- Rubrics Can Be Used to Resolve Student Questions: One of the most common questions I get asked by students as they are working on an assignment is, “Am I doing this right?” With a rubric handy, you can put the burden on the student to determine the answer to that question, circling back to them only if lingering questions remain. Imagine this scenario. A student asks if they are completing the assignment correctly and, instead of rehashing the directions and going into lengthy explanations, you simply point them to the instructions and the rubric and ask them to compare their work to these two documents. Can they find evidence in their submission to address each of the components their work will be measured against? It is not uncommon for students to realize during this self-audit that they left out an entire component, or that they focused on component x when their work is really going to be measured against component y. Sure, sometimes you still have areas that need clarification, but by the time you address those questions, you will have already saved time on the questions they could easily answer themselves and they will have a better foundation to understand how your answers to their remaining questions will fit into their final product and its evaluation.
- Rubrics Can Provide Informative Data: We often think of rubrics as being something we attach to end-of-unit summative assessments. But rubrics can—and should—be used at many points of a student’s educational journey. Rather than waiting until the teacher reviews and scores their work, only finding out after the submission has been received that there was an issue, asking students to score their work before they submit the assignment, and then using their score to make targeted revisions, means not only that you, the teacher, will get a higher quality submission from students at the end of the process, but, importantly, that the students will have a much clearer understanding of how they earn their scores. Once students recognize that rubrics are used to find and evaluate evidence, rather than to judge a submission, students become much more thoughtful about their approach to creation. I recommend having them include a rationale for the scores they assigned themselvesin each category, ideally with evidence from their draft to support their findings. This is a great activity to ask students to engage in prior to a peer or teacher conference. Students can arrive to the conference with their self-scored rubric, discuss and review their findings, and then develop an action plan to address any areas where revision may be warranted.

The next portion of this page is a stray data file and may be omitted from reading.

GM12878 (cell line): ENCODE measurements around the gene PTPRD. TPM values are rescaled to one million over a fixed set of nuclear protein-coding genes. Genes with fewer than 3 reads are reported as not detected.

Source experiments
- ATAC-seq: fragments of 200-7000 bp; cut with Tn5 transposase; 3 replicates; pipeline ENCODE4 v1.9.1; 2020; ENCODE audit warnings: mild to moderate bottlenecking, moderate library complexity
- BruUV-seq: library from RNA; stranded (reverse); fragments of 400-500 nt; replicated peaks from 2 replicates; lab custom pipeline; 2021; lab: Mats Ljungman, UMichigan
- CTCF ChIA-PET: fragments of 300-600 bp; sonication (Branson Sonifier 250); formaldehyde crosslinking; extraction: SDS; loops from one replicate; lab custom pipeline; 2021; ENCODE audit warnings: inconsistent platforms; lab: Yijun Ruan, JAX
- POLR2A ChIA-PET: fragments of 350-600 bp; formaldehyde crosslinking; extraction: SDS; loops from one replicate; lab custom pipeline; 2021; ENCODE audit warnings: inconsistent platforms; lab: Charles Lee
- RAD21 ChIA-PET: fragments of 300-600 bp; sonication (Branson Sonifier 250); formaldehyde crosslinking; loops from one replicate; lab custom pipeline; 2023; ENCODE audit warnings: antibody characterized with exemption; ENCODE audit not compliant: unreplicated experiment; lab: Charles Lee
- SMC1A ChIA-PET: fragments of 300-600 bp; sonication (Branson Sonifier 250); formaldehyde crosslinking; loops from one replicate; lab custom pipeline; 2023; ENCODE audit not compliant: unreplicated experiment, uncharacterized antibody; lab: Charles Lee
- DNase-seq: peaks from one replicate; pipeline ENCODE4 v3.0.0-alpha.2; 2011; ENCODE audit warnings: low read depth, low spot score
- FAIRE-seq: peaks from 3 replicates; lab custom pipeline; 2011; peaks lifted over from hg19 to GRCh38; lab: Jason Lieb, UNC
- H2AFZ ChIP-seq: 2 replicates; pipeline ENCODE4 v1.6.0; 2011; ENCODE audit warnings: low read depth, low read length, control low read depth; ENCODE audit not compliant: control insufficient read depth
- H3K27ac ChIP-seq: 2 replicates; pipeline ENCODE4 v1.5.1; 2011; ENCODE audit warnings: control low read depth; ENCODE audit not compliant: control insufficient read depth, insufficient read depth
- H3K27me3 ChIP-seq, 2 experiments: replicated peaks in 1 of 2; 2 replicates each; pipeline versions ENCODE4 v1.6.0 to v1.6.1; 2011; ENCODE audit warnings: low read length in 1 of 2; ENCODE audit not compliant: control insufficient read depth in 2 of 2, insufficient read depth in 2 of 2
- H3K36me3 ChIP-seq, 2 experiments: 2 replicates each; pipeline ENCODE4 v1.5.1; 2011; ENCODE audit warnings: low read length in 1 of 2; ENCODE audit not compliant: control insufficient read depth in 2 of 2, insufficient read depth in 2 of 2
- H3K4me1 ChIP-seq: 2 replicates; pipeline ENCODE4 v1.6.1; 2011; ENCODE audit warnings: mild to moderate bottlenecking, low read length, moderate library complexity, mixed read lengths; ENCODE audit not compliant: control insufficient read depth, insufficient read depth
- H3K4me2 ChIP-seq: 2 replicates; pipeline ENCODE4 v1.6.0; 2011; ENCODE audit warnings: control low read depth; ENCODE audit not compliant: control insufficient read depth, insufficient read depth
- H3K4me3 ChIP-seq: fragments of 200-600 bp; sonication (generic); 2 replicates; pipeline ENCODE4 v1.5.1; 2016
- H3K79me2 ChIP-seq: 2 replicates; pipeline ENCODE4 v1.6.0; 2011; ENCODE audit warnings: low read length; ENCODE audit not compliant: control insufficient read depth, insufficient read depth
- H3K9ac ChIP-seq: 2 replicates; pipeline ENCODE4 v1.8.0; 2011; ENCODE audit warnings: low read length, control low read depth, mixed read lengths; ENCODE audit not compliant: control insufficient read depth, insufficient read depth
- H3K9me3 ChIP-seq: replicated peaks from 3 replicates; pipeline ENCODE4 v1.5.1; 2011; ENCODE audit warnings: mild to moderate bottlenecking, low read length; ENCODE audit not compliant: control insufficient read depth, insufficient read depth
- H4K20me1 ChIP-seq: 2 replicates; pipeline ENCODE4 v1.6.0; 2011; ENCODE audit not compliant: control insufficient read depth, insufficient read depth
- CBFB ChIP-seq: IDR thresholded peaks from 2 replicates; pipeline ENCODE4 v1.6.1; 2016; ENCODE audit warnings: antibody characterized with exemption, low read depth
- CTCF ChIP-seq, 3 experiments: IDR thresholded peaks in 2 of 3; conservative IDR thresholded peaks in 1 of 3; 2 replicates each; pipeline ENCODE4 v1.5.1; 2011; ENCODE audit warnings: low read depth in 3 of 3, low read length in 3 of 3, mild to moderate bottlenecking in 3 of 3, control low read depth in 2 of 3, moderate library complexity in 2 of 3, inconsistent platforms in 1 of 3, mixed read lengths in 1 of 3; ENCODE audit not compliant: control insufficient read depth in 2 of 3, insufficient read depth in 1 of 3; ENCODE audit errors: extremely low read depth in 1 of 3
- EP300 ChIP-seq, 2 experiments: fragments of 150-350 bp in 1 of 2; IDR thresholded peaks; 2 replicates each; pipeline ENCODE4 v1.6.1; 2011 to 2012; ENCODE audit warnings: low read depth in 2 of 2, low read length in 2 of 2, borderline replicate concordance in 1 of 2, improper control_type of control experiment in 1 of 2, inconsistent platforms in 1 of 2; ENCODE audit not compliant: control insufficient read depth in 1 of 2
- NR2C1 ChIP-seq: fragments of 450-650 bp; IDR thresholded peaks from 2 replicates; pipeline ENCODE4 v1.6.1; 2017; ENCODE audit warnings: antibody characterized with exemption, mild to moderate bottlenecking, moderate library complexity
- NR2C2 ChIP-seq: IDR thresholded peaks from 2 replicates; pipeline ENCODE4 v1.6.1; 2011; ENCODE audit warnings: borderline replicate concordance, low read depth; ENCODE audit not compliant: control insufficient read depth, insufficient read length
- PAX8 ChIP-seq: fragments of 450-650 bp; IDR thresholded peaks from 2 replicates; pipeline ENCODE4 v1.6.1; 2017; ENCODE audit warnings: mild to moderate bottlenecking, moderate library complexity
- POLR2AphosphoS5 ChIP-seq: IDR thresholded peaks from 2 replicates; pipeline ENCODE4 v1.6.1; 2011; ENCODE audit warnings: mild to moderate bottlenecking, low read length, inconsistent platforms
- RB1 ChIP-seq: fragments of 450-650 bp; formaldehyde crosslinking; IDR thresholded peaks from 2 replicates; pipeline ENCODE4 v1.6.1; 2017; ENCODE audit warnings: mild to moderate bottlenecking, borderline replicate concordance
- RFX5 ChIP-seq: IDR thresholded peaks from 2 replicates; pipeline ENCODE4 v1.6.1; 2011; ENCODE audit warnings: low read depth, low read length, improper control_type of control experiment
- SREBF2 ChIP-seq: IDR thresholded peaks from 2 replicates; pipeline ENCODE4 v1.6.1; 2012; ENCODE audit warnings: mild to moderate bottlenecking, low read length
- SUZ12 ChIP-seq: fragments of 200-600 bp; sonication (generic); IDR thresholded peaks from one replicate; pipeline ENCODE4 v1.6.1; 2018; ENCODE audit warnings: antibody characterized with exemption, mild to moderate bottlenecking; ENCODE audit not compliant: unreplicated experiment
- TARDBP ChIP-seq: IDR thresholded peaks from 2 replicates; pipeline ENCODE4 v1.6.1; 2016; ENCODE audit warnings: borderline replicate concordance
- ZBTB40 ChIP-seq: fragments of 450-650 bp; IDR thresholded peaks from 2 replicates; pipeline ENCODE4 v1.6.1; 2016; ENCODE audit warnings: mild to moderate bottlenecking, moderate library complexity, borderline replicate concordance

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- Rubrics Can Assist with Remediation and Retakes: With rubric in hand, the remediation process can move along quickly. As an entrance ticket to the remediation meeting, ask students to explore their submission against the scored rubric, arriving to the conference with an explanation—as they understand it—of why their submission received its corresponding score(s). Often, students are able to see clearly why they earned their scores at this step in the process. For example, I have had students realize, on their own, that they repeated the same evidence for different parts of their argument, or they were lacking transitions or a clear organization. This saves a significant amount of time during the conference, as student and teacher are now free to discuss only the areas of lingering confusion. Using the scored rubric and conference findings as a guide, the student develops a revision plan which they use to inform their retake process. Their retake is then comprised of a revised submission product, the revision plan they created during the remediation meeting, and an explanation of how and where the student made the revisions in accordance to that revision plan. Beyond saving large quantities of conference time and putting the burden of learning on students, this process empowers students by showing them the steps they can take on their own to ensure success on their work submissions.
Some of you may be wondering where, in this process, the non-rubric areas of concern will be addressed. Rest assured, by arguing that teachers should use rubrics to grade student work, I am not suggesting that areas not specifically covered by the rubric should be ignored. I am simply arguing that those areas should not count towards their grade as those issues are not your primary focus for that particular task. There are ways to address those outstanding issues while not overwhelming yourself with grading. Those approaches will be explored in an upcoming blog. Stay tuned!